Finding the right dog trainer can be essential in forming a good working relationship with your dog, helping her grow up right and ensuring that she will be a well behaved canine member of society. Finding a good one can be a challenge if you don’t know where to look and what questions to ask. Armed with simple resources and straightforward questions (see below), you can find a great trainer.
Q1. Do you have any certifications?
Dog trainers are not licensed and they are not required to have any particular level of knowledge of dog behavior before they can call themselves a dog trainer or pet behavior consultant. This can make it very confusing when attempting to find someone who is qualified. Dog trainers can also be certified through the Karen Pryor Clicker Training Academy. This particular certification requires coursework and a demonstration of skill. In general, these trainers have a higher level of knowledge of how animals learn and have a strong foundation skill level.
Dog trainers can be certified voluntarily by the CCPDT. If a trainer has CPDT-KA after her name, she has taken a test primarily on learning theory. It is not a test of skill. It is a test of basic knowledge. If she has a CPDT-KSA, her skills have been assessed by video exam. You can find dog trainers with this certification at ccpdt.org.
Some dog trainers may also have a bachelor’s degree (BA or BS) or a master’s degree (MS) in an animal related field. It is always a plus to work with someone who has academic education in animal behavior. The dog trainer may be an applied animal behaviorist (AAB). This certification is voluntary and is open to people who either have a MS or a PhD in an animal behavior related field. The criteria include, but are not limited to case report submission. You can find out more about the AAB certification at animalbehavior.org.
Keep in mind that a membership in an association is not the same as a certification.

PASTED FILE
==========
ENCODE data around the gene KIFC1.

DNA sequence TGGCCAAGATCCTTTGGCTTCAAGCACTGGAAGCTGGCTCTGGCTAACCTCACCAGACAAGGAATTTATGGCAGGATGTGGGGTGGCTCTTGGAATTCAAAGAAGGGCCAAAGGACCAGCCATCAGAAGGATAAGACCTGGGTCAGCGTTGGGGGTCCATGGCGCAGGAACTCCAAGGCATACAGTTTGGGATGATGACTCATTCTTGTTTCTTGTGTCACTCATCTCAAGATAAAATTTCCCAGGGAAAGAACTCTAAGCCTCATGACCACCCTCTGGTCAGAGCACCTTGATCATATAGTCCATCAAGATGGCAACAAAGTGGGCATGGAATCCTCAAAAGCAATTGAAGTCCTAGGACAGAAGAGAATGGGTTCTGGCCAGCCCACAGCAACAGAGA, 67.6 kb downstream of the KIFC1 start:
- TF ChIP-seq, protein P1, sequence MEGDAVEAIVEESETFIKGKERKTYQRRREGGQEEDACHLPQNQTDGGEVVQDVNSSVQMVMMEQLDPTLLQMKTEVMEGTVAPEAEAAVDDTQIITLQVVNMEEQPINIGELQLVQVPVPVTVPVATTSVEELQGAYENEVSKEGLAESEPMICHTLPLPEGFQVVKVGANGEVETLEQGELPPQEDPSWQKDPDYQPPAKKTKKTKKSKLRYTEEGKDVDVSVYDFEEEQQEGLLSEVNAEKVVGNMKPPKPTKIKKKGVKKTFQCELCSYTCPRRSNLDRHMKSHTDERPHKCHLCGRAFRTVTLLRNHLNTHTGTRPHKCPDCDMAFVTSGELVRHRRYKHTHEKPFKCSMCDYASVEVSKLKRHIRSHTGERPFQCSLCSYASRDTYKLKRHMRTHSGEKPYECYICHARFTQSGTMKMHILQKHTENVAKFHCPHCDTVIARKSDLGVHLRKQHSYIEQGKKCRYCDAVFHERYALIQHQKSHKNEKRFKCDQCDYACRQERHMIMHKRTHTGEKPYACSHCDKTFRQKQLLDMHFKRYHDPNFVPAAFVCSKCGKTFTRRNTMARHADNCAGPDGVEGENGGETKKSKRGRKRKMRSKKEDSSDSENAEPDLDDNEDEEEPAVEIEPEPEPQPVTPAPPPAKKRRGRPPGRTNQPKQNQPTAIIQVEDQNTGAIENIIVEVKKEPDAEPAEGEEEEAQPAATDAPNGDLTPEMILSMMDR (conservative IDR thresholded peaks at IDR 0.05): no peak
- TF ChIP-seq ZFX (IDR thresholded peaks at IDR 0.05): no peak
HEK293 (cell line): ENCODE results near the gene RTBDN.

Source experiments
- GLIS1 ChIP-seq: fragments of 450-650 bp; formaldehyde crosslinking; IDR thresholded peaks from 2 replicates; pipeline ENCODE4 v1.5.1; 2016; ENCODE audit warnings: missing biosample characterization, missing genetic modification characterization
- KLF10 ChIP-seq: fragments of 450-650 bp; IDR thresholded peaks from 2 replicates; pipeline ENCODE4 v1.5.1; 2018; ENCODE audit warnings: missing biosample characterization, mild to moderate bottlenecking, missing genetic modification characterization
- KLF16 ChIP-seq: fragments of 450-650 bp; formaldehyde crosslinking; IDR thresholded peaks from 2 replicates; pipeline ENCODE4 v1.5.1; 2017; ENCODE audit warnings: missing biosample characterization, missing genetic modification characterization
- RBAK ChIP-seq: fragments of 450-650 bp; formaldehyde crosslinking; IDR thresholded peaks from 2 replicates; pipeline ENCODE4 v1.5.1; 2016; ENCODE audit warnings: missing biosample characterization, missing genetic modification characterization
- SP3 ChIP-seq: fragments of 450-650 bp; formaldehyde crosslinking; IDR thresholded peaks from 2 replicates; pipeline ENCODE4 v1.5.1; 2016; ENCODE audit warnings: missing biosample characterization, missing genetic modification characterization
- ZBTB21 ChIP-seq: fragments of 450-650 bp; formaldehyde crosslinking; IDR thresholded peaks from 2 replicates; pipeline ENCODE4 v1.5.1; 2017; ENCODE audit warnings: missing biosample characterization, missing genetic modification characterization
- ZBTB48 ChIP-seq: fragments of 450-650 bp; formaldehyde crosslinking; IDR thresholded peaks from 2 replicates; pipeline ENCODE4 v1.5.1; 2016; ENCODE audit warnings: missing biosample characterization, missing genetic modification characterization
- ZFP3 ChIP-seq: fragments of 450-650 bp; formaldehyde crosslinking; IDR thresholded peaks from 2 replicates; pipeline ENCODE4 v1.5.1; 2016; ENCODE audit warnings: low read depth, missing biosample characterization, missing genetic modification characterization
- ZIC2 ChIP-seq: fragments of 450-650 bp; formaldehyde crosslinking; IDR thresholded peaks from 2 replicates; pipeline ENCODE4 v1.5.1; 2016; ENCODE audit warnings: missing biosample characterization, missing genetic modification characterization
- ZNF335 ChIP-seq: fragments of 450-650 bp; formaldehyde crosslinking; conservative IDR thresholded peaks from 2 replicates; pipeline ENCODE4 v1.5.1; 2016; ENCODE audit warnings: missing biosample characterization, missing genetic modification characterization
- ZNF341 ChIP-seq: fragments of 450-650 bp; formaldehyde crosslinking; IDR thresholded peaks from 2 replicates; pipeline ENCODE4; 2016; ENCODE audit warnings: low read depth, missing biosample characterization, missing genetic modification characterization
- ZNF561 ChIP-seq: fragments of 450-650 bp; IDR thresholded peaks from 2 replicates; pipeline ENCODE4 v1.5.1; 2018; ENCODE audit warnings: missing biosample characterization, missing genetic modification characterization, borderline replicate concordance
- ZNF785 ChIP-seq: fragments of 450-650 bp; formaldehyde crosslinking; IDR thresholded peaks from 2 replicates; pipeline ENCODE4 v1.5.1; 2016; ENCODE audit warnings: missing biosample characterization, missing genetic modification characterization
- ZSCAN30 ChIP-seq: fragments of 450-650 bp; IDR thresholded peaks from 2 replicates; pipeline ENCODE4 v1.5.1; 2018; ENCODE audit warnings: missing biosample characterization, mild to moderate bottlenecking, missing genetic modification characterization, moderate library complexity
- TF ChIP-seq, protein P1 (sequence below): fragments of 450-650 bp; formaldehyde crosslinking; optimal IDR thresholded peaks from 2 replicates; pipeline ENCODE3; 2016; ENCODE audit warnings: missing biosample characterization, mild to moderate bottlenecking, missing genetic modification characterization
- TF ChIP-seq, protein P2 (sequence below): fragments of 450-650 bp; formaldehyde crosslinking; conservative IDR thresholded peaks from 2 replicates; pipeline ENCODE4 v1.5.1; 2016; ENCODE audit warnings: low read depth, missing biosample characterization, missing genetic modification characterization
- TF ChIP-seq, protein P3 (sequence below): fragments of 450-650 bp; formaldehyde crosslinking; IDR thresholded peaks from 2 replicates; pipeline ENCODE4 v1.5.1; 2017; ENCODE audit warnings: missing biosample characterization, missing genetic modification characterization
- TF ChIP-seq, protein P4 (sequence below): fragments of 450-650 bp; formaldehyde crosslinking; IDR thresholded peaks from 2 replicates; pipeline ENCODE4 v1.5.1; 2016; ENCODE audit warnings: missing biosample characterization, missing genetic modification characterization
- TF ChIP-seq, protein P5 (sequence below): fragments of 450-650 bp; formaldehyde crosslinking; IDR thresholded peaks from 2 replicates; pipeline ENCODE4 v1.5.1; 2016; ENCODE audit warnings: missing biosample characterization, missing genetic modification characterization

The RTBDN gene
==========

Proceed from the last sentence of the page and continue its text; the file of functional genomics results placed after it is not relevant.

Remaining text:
Q2. When is the last time you went to a continuing education seminar?
No matter how much experience you have and what your profession is, there is always something to learn from others. The dog trainer should have attended at least one continuing education seminar in the past year. This does not include seminars sponsored by the dog training company for which she works. You want to know that this trainer is reaching out to others outside of her circle or comfort zone to improve her level of knowledge.
Q3. How long have you been training dogs other than your own?
Experience is very important, but it can’t replace education or continuing education. It all goes together. Trainers who don’t have a year of experience may work under someone who does have more experience. You may feel comfortable with a trainer with less experience if she is working under one who has logged more hours. If this is the case, make sure that she will be consulting the more experienced trainer if need be.
Q4. What dog breeds have you trained?
If the trainer only trains a certain breed or type of dog, she will be more versed in how those dogs react to certain types of training. She may not be comfortable or able to train all breeds. While you don’t have to hear “your” breed in her answer, you should hear something similar in size and temperament.
Q5. What type of methods do you use?
This is the million dollar question. Positive reinforcement training began to really penetrate dog training over 20 years ago. If a trainer is still jerking dogs around on choke chains, shocking them and holding them down in the dominance down, they are way, way behind. The science points to positive reinforcement training as the most effective way to train a dog AND is least likely to do your dog any harm. Would you go to any other type of professional who wasn’t up to date with the latest scientific methods? Is that how you would choose your dog’s veterinarian? Don’t choose a dog trainer who doesn’t know the latest and greatest methods-positive reinforcement.
Q6. Are you familiar with clickers, no pull harnesses and head collars?
There is no one tool that works with all dogs. While a head collar or a clicker is not needed for every dog, the trainer should know what these tools are and use them when needed.
Q7. Do you use shock or choke collars?
There is no place for shock collars in training dogs. This is a powerful tool that in one repetition can increase fear and aggression. For more information on shock (stimulation) collars, click here. Choke collars are outdated, ineffective, and difficult to use training tools which can be extremely dangerous.
Q8. Do you guarantee the dog’s behavior after it is trained?
We all want that guarantee whether it be from our doctor, our spouse, our child’s teacher or our dog trainer. Just as your child’s teacher can’t guarantee that your child will be an astronaut because your child is living, breathing being with her own mind, your dog trainer cannot guarantee your dog’s behavior. There are too many factors (you, your dog, the environment) which affect your dog’s behavior for anyone to guarantee results. Instead, they might be able to let you know how many dogs they have trained and what the results were with those dogs.